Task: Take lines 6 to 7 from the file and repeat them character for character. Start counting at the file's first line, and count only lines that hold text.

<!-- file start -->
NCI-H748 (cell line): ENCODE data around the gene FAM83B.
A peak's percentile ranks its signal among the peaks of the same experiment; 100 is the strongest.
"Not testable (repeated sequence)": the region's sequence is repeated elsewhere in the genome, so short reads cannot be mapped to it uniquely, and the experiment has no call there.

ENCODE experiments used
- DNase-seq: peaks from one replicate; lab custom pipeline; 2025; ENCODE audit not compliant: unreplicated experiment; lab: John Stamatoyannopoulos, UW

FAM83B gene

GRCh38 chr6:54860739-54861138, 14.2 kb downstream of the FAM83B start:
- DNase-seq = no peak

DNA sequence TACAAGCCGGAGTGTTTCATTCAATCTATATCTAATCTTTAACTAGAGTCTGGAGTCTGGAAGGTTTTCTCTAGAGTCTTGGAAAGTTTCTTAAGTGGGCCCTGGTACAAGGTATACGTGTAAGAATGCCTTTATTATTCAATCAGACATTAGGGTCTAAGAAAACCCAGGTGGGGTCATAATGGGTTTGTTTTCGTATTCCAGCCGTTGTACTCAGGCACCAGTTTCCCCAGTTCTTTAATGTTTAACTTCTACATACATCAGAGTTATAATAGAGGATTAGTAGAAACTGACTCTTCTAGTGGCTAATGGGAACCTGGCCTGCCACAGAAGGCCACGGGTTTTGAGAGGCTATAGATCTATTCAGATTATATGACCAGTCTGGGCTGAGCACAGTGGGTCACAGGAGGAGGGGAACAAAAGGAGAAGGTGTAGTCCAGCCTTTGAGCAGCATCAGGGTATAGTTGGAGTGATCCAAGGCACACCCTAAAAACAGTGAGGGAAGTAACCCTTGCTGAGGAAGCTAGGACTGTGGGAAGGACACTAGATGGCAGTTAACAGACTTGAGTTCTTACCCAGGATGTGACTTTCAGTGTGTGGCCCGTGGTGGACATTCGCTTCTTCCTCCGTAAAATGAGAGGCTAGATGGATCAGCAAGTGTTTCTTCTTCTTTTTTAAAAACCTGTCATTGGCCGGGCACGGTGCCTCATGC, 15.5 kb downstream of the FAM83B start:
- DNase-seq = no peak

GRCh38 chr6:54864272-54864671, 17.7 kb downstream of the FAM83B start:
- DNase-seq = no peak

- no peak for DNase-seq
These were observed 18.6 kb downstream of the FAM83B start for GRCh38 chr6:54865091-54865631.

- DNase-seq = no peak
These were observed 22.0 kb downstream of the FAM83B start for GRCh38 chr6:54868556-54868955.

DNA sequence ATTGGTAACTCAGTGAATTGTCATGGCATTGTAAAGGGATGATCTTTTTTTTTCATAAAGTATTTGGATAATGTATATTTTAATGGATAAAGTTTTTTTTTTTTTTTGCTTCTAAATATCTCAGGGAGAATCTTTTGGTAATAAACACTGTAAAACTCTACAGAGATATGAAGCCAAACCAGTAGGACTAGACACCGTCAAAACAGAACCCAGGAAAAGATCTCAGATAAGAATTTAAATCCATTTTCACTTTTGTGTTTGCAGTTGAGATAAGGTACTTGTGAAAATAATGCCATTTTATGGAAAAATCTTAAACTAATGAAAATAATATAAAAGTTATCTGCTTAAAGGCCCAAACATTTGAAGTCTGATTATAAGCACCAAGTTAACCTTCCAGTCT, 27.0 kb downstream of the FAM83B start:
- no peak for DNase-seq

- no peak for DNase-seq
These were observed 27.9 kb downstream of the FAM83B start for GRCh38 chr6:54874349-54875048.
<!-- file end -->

FAM83B gene

GRCh38 chr6:54860739-54861138, 14.2 kb downstream of the FAM83B start: